5 comments on “Corporate Tyranny vs Working Class

  1. This is just awful – I worked for an employer who tried the same thing. He tried saying that the employee should not have been told about how she will be paid on jury duty as an exempt employee, but, rather she should have been told to refer to the company handbook – which has the wrong information in it – it only stated how jury duty will be paid out, and it does not differentiate between exempt or non-exempt status – but, what was written was only for non-exempt employees.

    And, the attorney kept saying that exempt and non-exempt status only matters with issues of paying overtime – not jury duty.

    In conclusion, the employer is obligated to pay the exempt employee while out on jury duty if that employee works any time in that week – correct?

    • From what I read the employer is obligated to pay the exempt employee while out on jury duty if they work any time that week. From the case of the person I spoke abouot, she was exempt and her HR department stated the “company policy” with regards to jury duty for exempt employees was that she would be paid her full salary if she worked at minimum 1 hour per week. My advice is to familiarize yourself with your company policy with regard to exempt and non exempt employees but generally speaking, exempt employees must be paid if they work and can’t be forced to work on days they aren’t normally scheduled to work in order to make up for lost days. Win for the working class. 🙂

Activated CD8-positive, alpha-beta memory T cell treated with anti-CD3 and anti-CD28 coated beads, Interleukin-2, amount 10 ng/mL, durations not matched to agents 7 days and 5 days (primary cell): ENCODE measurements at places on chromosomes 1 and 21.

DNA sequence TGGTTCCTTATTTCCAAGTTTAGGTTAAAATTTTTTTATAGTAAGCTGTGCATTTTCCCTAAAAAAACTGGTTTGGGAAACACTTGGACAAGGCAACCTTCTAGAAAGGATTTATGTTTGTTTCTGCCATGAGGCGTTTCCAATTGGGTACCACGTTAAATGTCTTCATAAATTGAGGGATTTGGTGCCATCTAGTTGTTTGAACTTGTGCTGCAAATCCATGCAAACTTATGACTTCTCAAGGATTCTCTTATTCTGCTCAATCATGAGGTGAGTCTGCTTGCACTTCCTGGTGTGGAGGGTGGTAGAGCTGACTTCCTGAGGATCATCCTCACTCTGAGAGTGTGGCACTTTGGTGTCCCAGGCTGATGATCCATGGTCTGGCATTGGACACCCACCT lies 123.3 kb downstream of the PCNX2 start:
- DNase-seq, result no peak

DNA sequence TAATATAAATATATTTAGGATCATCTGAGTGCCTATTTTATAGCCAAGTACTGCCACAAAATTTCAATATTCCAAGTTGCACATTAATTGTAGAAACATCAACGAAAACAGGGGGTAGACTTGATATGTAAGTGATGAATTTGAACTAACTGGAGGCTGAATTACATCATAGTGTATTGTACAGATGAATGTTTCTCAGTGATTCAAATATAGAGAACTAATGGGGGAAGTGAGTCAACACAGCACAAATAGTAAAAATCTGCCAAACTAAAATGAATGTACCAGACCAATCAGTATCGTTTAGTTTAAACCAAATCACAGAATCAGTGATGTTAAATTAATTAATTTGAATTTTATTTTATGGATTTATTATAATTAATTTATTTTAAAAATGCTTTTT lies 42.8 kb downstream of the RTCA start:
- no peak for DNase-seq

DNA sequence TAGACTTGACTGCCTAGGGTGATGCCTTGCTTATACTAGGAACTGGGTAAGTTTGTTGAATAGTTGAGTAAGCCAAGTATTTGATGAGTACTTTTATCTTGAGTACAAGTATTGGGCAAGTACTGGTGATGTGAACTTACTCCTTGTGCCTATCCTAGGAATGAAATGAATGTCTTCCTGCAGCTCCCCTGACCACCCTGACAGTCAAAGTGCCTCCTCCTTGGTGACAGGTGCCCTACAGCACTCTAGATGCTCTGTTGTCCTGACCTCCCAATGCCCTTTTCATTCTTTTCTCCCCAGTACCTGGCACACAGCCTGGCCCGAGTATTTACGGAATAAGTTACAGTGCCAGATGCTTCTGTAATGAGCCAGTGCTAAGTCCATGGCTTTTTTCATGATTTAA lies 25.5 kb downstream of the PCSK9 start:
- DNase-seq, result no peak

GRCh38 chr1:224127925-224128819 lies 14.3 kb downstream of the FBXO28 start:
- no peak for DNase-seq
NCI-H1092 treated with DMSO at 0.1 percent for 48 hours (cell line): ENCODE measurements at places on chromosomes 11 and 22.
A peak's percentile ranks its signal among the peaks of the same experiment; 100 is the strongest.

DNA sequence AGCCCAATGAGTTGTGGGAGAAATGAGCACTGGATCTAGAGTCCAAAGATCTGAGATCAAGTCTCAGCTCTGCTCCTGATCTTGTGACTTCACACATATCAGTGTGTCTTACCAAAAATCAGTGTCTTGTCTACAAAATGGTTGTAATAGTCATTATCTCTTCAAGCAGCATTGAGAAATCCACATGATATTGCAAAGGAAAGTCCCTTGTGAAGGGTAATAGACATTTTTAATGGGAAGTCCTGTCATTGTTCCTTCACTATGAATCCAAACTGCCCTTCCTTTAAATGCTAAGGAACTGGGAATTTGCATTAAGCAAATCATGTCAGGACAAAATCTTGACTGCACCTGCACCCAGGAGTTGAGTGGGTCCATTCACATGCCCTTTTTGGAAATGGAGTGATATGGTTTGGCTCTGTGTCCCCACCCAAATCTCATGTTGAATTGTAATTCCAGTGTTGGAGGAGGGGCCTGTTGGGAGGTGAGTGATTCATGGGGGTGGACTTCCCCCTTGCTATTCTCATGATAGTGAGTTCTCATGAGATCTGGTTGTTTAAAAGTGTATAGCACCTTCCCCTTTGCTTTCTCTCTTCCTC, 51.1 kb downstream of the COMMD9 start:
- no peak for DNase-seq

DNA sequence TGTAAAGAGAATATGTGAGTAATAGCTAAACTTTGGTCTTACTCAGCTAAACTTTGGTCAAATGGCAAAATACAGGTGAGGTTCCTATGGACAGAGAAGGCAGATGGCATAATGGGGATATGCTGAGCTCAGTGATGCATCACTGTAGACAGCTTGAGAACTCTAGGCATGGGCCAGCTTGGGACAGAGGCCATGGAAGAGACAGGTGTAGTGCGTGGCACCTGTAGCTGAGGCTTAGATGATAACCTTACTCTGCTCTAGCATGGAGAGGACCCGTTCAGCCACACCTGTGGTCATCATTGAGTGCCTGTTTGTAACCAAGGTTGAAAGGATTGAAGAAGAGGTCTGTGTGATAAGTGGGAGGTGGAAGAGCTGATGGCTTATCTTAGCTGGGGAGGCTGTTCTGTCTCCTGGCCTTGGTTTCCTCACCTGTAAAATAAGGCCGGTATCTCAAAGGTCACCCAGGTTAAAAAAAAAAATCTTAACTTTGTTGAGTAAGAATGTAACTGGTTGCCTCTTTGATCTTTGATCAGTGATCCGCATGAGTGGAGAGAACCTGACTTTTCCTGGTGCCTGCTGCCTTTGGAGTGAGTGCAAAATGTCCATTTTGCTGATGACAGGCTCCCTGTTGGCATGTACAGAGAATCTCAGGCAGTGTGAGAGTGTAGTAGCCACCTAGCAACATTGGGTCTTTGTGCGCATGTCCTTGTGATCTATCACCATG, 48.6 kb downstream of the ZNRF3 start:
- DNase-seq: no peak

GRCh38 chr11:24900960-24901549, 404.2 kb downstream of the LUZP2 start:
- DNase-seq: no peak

• In response to your last question, as far as I know the answer is yes. If one is an exempt employee, while serving jury duty and works on days that he/she doesn’t serve jury duty that are part of the regular scheduled days he/she would normally work, the employer is required to pay them. Employers can’t force exempt employees to make up for days serving jury duty like say having them work weekends.

    • Company policy has a set of guidelines but as far as I know it can’t supercede the law. There are specific rules that state what companies can and can’t do with regards to jury duty. I’d say check what specifics the company guidelines have and compare that with the law. You can always ask a judge or attorney if you need more clarification. Hope that helps.

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